Class Notes: Bad Behavior, Tuition Woes and Other Education News

Each week, TIME's Kayla Webley fills you in on the goings on in the education world, everything from pre-K to higher ed.

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Math Scores Up On National Report Card, While Reading Stays the Same
Scores on the National Assessment of Educational Progress (NAEP), which is administered every two years to fourth and eighth graders, show that while students have made slight gains in math in the past two years, performance in reading has barely budged, edging up one point since 2009 and just five points since 1992. Another big area of concern is how few students achieved proficiency on either reading or math. Just over one-third of students in both grades are proficient or higher in reading, while in math only 40% of fourth grade students and 35% of eighth graders scored at proficient levels or higher. For more, read my post on the NAEP results here.

Free College to Start Charging Tuition?
The New York Times reported on Oct. 31 that Cooper Union, a New York City college that was founded in 1859 to provide free education to the working class, may have to start charging undergraduate tuition for the first time in more than a century. Calling the option a “last resort,” the university’s president, Jamshed Bharucha, told the Times, “In order to create a sustainable model, it has to be one of the options on the table.” The college’s tuition-free policy has made it one of the most selective in the nation, with only 5% to 10% of applicants gaining admission each year. Bharucha says even if Cooper Union does start charging some students, lower-income students and many middle-income students would still be able to attend for free.

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University in Georgia Makes Employees Take Anti-Gay Pledge
Shorter University, a small, private Christian school in Rome, Ga., implemented a new policy requiring its 200 current employees (and any new hires) to sign a statement saying they reject homosexuality. If they don’t sign, they risk losing their jobs. The school’s “personal lifestyle pledge” also requires employees to reject adultery and premarital sex and be active in their local churches. It also bans the use of drugs and alcohol in the presence of students. School officials say that because they do not receive federal funding, the policy is perfectly legal.

When’s Lunch?
Some schools in Florida are serving lunch while most of us are just finishing breakfast. For instance, ninth grade students at Winter Park High School in Winter Park, Fla., some students’ scheduled lunch period begins at 9:28 a.m. thanks to a waiver from the state’s Department of Education that allowed them to sidestep the federal requirement that schools serve lunch between 10 a.m. and 2 p.m. Look for more oddly timed meals as schools struggle to deal with strict schedules.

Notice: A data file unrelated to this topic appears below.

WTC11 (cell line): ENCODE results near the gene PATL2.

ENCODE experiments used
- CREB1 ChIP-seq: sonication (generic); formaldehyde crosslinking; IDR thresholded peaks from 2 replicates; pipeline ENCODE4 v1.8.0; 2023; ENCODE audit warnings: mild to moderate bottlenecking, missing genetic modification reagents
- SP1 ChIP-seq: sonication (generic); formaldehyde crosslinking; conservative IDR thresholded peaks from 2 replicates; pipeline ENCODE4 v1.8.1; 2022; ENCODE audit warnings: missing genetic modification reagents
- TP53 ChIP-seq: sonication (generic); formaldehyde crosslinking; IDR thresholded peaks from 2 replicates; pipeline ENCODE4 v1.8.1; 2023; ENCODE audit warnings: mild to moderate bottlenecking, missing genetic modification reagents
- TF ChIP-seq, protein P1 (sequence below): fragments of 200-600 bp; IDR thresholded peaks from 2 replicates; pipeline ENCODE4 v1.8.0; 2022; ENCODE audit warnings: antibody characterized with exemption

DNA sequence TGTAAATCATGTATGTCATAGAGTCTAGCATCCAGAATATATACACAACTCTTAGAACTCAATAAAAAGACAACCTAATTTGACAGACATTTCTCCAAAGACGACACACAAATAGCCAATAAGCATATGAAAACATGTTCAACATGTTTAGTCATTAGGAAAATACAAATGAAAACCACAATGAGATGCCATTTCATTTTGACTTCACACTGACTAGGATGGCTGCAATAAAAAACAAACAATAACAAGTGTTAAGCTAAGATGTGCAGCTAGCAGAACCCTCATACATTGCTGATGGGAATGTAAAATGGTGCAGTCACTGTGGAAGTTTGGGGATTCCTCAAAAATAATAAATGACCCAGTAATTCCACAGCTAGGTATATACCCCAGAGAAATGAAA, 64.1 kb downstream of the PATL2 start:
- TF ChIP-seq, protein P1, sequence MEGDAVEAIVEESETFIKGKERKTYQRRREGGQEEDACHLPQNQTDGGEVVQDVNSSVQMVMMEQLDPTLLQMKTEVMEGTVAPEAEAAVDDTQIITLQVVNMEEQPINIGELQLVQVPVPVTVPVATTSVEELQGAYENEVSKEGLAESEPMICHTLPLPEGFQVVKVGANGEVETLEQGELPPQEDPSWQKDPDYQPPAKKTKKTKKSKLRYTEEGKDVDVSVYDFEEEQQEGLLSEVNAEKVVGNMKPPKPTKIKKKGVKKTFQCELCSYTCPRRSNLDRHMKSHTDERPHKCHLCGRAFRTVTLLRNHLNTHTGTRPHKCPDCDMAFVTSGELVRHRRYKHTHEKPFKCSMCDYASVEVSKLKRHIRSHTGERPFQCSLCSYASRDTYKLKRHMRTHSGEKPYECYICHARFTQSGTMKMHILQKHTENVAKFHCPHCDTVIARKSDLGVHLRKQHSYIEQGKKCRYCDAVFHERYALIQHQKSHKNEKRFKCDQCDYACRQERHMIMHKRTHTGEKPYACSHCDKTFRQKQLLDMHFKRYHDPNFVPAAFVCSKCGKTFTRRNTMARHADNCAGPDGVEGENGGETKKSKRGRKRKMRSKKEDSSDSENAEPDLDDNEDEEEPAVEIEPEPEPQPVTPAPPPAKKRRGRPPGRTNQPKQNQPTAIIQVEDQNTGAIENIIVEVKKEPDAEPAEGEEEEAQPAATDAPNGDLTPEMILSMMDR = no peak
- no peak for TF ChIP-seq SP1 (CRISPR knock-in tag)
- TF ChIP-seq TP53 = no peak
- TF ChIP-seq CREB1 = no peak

No Child Left Behind Waivers Will Likely End After-School Tutoring Program
Under President Obama’s plan to offer relief to states that are chafing under the strict requirements of No Child Left Behind, states granted waivers would be free from a requirement that they set aside hundreds of millions of dollars a year for after-school tutoring, according to the Associated Press. While the cut in tutoring to kids who need it the most sounds like a bad move, researchers have long questioned the effectiveness of the programs, some of which have suffered from participation rates as low as 20%, low-quality tutors and mismanagement.

Who Pays for College?
An analysis by the Associated Press shows during the 2000s the burden of paying for college shifted more from the states to families. Between 2000 and 2010, state funding per student fell 23 percent, after accounting for inflation, says the AP. Today, states pitch in about $6,300 per student, as compared to $8,000 in 2000. At the same time, families contribute $4,300 per student on average, up from $3,350 in 2000.

Boys’ Behavior Linked to Poor Academic Performance
New research released this week by the National Bureau of Economic Research may help explain why boys have lower college attendance and graduation rates. Researchers from the University of Chicago and the National University of Singapore found boys in the U.S. are more likely to be effected by a poor-quality family life and as a result have more behavioral problems and suffer from hyperactivity disorder, which makes them far more likely to be suspended from school than their female counterparts. The research found nearly one in four boys had been suspended by eighth grade compared to one in ten girls. The Chronicle of Higher Education, notes that as the likelihood of suspension increases, the students’ chance of graduating from high school and attending college decreases.

See last week’s Class Notes column here.

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Kayla Webley is a Writer-Reporter at TIME. Find her on Twitter at @kaylawebley or on Facebook at You can also continue the discussion on TIME’s Facebook page and on Twitter at @TIME.